REVISED ELEMENTS OF A COMPLETE STREETS POLICY
-> The National Complete Streets Coalition released its updated and revised the Complete Streets policy framework that requires more accountability from jurisdictions and provisions that equitably address the needs of the most vulnerable users. The 10 revised policy elements are based on decades of collective expertise in transportation planning and design, and created in consultation with NCSC's steering committee and other national stakeholders. A new resource offers a model for communities developing complete streets policies and for those with policies, it provides guidance on areas for improvements. The Elements of a Complete Streets Policy: http://bit.ly/2AsLhZv

[See Jobs, Grants & RFPs section for a Call for Nominations for the Best Complete Streets Initiatives of 2017.]

US PED SAFETY CAR DESIGN LAGS BEHIND EUROPE
-> Streetsblog USA reports dangerous street design, car-centric development, as well as dangerous car design deserve much of the blame for America's sickeningly high rate of pedestrian fatalities. Over the past decade, automotive safety regulators in Europe have made pedestrian safety a priority. But regulators at the National Highway Traffic Safety Administration have never gotten serious about adapting vehicle design to protect people outside of vehicles. To reduce the risk of head trauma, the European Union rules call for features like higher hoods to reduce the severity of impact in the event a driver strikes someone outside the car. Mandates to improve "survivability" for pedestrians have prompted some vehicle makers to incorporate external airbags. Vehicles must be subjected to crash tests evaluating front-end impacts with pedestrians. The tests measure the impact on an adult's head, a child's head, and an adult's legs. http://bit.ly/2yg0cQK

GAO REPORT IDENTIFIES POTENTIAL AV CHALLENGES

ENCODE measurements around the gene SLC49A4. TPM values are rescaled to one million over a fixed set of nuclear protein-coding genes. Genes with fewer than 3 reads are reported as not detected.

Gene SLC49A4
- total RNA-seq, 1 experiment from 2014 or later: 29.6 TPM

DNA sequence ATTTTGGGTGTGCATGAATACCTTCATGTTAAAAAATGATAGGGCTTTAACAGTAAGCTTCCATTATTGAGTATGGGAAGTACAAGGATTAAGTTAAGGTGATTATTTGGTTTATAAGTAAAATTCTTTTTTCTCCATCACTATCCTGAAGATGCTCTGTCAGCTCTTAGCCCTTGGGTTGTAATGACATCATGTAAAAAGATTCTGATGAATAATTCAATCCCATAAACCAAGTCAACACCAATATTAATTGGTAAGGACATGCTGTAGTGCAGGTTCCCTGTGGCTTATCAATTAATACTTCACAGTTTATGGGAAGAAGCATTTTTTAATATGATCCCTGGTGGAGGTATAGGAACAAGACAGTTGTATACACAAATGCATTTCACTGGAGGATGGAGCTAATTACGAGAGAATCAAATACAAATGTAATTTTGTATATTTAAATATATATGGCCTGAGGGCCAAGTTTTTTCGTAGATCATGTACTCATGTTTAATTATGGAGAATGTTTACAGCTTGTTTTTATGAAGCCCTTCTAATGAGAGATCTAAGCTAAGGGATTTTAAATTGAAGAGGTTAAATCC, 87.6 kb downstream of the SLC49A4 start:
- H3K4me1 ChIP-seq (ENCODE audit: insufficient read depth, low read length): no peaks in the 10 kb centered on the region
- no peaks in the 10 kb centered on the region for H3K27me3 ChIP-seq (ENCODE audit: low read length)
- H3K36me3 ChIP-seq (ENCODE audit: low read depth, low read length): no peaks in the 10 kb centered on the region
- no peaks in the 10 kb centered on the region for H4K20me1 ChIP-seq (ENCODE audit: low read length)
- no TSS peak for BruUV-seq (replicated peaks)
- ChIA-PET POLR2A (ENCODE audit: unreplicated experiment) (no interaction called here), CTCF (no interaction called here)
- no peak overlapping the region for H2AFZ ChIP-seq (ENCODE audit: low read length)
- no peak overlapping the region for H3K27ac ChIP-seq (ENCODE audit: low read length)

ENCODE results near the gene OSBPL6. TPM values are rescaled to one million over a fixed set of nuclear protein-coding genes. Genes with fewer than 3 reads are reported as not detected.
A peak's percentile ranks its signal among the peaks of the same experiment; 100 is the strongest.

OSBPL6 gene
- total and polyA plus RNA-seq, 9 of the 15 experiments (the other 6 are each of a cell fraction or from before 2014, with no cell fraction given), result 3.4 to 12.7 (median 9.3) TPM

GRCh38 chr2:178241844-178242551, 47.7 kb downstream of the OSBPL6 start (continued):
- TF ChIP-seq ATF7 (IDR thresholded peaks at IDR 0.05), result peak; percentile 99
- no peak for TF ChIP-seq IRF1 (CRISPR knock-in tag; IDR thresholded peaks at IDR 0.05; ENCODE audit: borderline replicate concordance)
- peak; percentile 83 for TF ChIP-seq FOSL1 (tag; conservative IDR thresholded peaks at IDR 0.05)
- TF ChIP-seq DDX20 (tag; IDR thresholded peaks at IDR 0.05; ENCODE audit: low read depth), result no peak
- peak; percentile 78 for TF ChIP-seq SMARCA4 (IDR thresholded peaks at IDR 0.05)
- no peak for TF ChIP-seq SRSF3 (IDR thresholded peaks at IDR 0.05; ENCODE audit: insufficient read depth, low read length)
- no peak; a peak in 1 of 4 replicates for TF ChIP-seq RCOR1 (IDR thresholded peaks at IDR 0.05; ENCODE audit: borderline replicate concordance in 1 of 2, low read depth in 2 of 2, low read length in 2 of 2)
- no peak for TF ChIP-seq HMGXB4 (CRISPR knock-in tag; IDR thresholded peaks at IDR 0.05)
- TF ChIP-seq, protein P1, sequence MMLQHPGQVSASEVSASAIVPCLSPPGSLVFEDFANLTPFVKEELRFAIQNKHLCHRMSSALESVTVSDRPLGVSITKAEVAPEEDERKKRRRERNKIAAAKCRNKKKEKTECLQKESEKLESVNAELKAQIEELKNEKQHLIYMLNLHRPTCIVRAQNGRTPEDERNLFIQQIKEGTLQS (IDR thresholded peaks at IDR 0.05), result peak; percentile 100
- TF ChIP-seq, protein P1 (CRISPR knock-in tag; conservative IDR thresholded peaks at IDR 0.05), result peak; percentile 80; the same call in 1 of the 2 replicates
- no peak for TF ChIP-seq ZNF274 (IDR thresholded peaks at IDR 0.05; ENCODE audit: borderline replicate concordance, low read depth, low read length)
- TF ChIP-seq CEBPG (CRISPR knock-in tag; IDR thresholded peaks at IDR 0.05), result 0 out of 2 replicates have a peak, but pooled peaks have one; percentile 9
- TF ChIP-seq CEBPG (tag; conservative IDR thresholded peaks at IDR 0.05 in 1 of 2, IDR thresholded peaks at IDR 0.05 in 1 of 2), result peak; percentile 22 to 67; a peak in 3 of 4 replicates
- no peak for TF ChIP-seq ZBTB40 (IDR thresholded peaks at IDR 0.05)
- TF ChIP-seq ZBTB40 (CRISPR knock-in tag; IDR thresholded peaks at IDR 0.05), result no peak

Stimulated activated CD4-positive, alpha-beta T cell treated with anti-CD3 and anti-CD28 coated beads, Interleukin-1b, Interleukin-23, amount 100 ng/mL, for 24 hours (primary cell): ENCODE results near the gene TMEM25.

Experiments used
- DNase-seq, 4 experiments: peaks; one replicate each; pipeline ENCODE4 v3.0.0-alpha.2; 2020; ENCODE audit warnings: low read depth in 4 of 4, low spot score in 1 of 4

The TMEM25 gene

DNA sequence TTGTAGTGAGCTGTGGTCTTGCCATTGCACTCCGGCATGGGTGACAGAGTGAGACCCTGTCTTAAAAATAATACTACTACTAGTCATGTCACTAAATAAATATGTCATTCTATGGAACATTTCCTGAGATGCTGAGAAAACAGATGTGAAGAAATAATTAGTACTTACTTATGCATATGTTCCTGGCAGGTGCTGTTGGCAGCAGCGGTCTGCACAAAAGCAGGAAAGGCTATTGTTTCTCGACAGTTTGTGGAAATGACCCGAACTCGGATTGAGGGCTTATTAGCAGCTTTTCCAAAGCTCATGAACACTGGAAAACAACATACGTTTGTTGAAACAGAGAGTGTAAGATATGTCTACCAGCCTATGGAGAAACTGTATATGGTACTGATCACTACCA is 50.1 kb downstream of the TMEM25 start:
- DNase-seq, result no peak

-> The US Government Accountability Office released a report that addresses what selected stakeholders and literature identify as potential safety and infrastructure challenges automated vehicles pose for policymakers and US DOT's efforts in response to these challenges. US DOT recognizes that automated vehicles need to interact with pedestrians and cyclists and could pose particular risks for them. US DOT needs to include automation in its plans for pedestrian and cyclist safety and identify how the risks posed to pedestrians and cyclists by automated vehicle technologies would be addressed. "Automated Vehicles: Comprehensive Plan Could Help DOT Address Challenges" http://bit.ly/2AwIoHc

[See Resources section for a crowdsourced AV Knowledge Base.]

TORONTO, CANADA: LEAVES & CHALK DEMONSTRATE SAFER DESIGN
-> Streetsblog USA reports a group of neighbors in Toronto demonstrated how a local intersection could be transformed into a safer, more neighborhood-friendly space using some leaves and chalk. Their work revealed a surplus surface area of 2,000 square feet, which could be transformed into a parkette, new sidewalks, and much shorter/safer crossings. Check out the before and after photos: http://bit.ly/2Aw2AJi

LONDON, ENGLAND: EFFICIENT, CARBON NEUTRAL E-DELIVERY BIKES
-> Springwise reports UPS and other partners are pilot testing a fleet of electric cargo bikes and trailers for quicker, more efficient and nearly carbon neutral deliveries in Central London, England. Each electric trailer can carry up to 200 kg (441 lbs.), and the proprietary net-neutral technology of the system means that the cyclist doesn't feel the weight. Not only does this allow for quicker and easier deliveries, it also lets walking couriers push a similarly assisted trailer access into particularly densely populated neighborhoods. Using optimization algorithms, drivers are able to constantly monitor and update their route plans and speed. http://bit.ly/2yi8ZC0